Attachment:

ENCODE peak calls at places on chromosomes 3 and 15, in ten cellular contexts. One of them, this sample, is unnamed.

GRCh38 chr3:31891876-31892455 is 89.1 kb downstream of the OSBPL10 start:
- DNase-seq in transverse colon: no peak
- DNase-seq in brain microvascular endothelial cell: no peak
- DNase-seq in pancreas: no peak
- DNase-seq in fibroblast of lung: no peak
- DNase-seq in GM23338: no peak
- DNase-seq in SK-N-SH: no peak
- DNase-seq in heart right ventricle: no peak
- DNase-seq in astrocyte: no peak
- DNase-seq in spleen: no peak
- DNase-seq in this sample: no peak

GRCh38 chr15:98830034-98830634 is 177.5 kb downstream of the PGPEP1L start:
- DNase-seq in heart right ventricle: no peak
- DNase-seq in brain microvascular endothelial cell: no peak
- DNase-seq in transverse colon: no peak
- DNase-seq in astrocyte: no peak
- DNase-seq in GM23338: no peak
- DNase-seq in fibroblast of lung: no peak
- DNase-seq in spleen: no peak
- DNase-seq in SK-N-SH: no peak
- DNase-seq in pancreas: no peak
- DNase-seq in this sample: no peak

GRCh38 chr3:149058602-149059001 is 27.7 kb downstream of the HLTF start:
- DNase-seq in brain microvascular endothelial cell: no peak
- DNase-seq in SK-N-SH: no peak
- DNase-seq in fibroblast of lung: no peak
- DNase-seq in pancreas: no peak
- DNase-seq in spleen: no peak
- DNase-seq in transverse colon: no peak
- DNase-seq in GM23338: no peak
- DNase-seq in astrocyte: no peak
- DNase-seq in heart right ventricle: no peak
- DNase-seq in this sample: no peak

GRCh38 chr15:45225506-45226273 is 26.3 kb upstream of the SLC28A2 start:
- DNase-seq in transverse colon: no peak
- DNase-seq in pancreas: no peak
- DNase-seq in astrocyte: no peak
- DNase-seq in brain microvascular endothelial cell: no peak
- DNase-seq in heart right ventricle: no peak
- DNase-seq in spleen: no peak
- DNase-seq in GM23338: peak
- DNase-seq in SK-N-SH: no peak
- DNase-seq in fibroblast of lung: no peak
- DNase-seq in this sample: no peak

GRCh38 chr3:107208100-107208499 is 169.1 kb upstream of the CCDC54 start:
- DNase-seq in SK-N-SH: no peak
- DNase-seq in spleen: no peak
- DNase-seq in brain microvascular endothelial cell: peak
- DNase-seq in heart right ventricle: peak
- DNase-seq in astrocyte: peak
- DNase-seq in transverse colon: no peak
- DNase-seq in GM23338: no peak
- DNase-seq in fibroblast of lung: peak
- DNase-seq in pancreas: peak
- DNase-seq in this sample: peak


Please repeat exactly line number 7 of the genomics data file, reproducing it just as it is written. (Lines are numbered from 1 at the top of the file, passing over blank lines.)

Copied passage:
- DNase-seq in GM23338: no peak